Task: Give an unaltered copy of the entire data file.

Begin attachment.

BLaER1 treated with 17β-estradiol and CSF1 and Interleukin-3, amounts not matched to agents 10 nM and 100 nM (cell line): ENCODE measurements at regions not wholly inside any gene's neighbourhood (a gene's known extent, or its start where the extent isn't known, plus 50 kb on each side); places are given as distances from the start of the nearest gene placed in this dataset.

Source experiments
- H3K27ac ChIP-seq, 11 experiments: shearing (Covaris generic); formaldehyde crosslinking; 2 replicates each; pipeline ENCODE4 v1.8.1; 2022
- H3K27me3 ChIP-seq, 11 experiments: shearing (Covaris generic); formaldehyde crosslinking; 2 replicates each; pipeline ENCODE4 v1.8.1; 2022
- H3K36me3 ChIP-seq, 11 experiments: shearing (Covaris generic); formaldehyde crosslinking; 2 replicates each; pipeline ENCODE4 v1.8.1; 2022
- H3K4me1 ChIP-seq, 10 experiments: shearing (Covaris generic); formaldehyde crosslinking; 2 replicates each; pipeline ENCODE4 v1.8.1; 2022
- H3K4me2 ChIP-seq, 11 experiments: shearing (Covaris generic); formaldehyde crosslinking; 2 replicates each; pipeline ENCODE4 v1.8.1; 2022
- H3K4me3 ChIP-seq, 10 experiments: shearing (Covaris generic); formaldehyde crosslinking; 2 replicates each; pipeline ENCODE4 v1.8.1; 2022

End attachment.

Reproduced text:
BLaER1 treated with 17β-estradiol and CSF1 and Interleukin-3, amounts not matched to agents 10 nM and 100 nM (cell line): ENCODE measurements at regions not wholly inside any gene's neighbourhood (a gene's known extent, or its start where the extent isn't known, plus 50 kb on each side); places are given as distances from the start of the nearest gene placed in this dataset.

Source experiments
- H3K27ac ChIP-seq, 11 experiments: shearing (Covaris generic); formaldehyde crosslinking; 2 replicates each; pipeline ENCODE4 v1.8.1; 2022
- H3K27me3 ChIP-seq, 11 experiments: shearing (Covaris generic); formaldehyde crosslinking; 2 replicates each; pipeline ENCODE4 v1.8.1; 2022
- H3K36me3 ChIP-seq, 11 experiments: shearing (Covaris generic); formaldehyde crosslinking; 2 replicates each; pipeline ENCODE4 v1.8.1; 2022
- H3K4me1 ChIP-seq, 10 experiments: shearing (Covaris generic); formaldehyde crosslinking; 2 replicates each; pipeline ENCODE4 v1.8.1; 2022
- H3K4me2 ChIP-seq, 11 experiments: shearing (Covaris generic); formaldehyde crosslinking; 2 replicates each; pipeline ENCODE4 v1.8.1; 2022
- H3K4me3 ChIP-seq, 10 experiments: shearing (Covaris generic); formaldehyde crosslinking; 2 replicates each; pipeline ENCODE4 v1.8.1; 2022